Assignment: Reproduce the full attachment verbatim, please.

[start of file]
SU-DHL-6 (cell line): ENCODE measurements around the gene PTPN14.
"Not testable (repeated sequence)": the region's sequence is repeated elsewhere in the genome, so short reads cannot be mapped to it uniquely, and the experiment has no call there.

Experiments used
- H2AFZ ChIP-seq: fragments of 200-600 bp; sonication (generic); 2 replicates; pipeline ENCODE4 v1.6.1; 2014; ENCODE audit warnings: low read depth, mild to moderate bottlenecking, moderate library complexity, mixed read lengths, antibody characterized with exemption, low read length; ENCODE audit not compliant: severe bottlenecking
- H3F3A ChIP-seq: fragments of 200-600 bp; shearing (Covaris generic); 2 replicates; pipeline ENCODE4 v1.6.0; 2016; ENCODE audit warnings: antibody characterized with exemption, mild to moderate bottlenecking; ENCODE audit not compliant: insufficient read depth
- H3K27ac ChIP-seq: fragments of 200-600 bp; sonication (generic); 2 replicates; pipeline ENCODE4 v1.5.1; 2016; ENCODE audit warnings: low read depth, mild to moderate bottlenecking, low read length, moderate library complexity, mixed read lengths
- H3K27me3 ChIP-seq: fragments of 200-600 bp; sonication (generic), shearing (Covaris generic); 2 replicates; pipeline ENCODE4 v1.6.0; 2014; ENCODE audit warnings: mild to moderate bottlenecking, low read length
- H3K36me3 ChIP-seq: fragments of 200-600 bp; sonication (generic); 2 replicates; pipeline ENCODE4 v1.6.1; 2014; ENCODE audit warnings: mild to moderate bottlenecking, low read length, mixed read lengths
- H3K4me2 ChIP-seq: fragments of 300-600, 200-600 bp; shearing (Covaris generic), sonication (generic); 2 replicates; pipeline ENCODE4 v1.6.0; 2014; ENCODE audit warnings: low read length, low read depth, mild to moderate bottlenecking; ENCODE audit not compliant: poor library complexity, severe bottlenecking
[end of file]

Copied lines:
SU-DHL-6 (cell line): ENCODE measurements around the gene PTPN14.
"Not testable (repeated sequence)": the region's sequence is repeated elsewhere in the genome, so short reads cannot be mapped to it uniquely, and the experiment has no call there.

Experiments used
- H2AFZ ChIP-seq: fragments of 200-600 bp; sonication (generic); 2 replicates; pipeline ENCODE4 v1.6.1; 2014; ENCODE audit warnings: low read depth, mild to moderate bottlenecking, moderate library complexity, mixed read lengths, antibody characterized with exemption, low read length; ENCODE audit not compliant: severe bottlenecking
- H3F3A ChIP-seq: fragments of 200-600 bp; shearing (Covaris generic); 2 replicates; pipeline ENCODE4 v1.6.0; 2016; ENCODE audit warnings: antibody characterized with exemption, mild to moderate bottlenecking; ENCODE audit not compliant: insufficient read depth
- H3K27ac ChIP-seq: fragments of 200-600 bp; sonication (generic); 2 replicates; pipeline ENCODE4 v1.5.1; 2016; ENCODE audit warnings: low read depth, mild to moderate bottlenecking, low read length, moderate library complexity, mixed read lengths
- H3K27me3 ChIP-seq: fragments of 200-600 bp; sonication (generic), shearing (Covaris generic); 2 replicates; pipeline ENCODE4 v1.6.0; 2014; ENCODE audit warnings: mild to moderate bottlenecking, low read length
- H3K36me3 ChIP-seq: fragments of 200-600 bp; sonication (generic); 2 replicates; pipeline ENCODE4 v1.6.1; 2014; ENCODE audit warnings: mild to moderate bottlenecking, low read length, mixed read lengths
- H3K4me2 ChIP-seq: fragments of 300-600, 200-600 bp; shearing (Covaris generic), sonication (generic); 2 replicates; pipeline ENCODE4 v1.6.0; 2014; ENCODE audit warnings: low read length, low read depth, mild to moderate bottlenecking; ENCODE audit not compliant: poor library complexity, severe bottlenecking